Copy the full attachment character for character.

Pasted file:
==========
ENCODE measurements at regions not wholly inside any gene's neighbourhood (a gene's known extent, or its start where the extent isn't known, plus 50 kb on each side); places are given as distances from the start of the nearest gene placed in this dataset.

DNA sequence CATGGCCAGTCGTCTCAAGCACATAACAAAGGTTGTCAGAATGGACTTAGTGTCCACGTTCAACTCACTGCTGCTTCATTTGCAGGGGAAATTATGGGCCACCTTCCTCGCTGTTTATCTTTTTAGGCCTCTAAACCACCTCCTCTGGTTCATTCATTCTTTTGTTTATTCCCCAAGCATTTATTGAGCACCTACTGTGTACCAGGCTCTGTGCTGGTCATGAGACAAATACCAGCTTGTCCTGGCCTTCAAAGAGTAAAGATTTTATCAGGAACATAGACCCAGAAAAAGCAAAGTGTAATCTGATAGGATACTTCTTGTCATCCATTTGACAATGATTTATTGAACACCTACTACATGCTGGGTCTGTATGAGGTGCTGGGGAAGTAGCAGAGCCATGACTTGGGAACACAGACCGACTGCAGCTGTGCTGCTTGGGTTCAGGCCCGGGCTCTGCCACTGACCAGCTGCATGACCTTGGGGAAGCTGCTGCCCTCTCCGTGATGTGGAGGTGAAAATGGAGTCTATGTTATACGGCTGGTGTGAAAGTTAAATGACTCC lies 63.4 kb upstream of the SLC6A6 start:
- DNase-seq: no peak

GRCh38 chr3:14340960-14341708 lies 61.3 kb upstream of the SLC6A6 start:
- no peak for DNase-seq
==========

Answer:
ENCODE measurements at regions not wholly inside any gene's neighbourhood (a gene's known extent, or its start where the extent isn't known, plus 50 kb on each side); places are given as distances from the start of the nearest gene placed in this dataset.

DNA sequence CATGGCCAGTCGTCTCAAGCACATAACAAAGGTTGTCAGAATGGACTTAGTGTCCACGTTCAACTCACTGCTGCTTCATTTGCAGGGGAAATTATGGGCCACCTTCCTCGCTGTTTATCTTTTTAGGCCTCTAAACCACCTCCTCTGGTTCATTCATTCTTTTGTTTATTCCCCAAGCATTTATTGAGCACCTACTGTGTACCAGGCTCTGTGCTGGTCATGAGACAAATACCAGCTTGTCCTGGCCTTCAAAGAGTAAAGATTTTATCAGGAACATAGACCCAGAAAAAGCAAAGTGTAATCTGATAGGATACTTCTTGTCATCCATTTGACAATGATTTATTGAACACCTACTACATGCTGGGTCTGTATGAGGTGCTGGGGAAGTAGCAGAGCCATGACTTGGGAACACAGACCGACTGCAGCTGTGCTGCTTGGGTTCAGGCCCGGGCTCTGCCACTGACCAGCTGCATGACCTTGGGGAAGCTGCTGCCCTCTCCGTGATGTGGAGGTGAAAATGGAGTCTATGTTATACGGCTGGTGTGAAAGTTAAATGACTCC lies 63.4 kb upstream of the SLC6A6 start:
- DNase-seq: no peak

GRCh38 chr3:14340960-14341708 lies 61.3 kb upstream of the SLC6A6 start:
- no peak for DNase-seq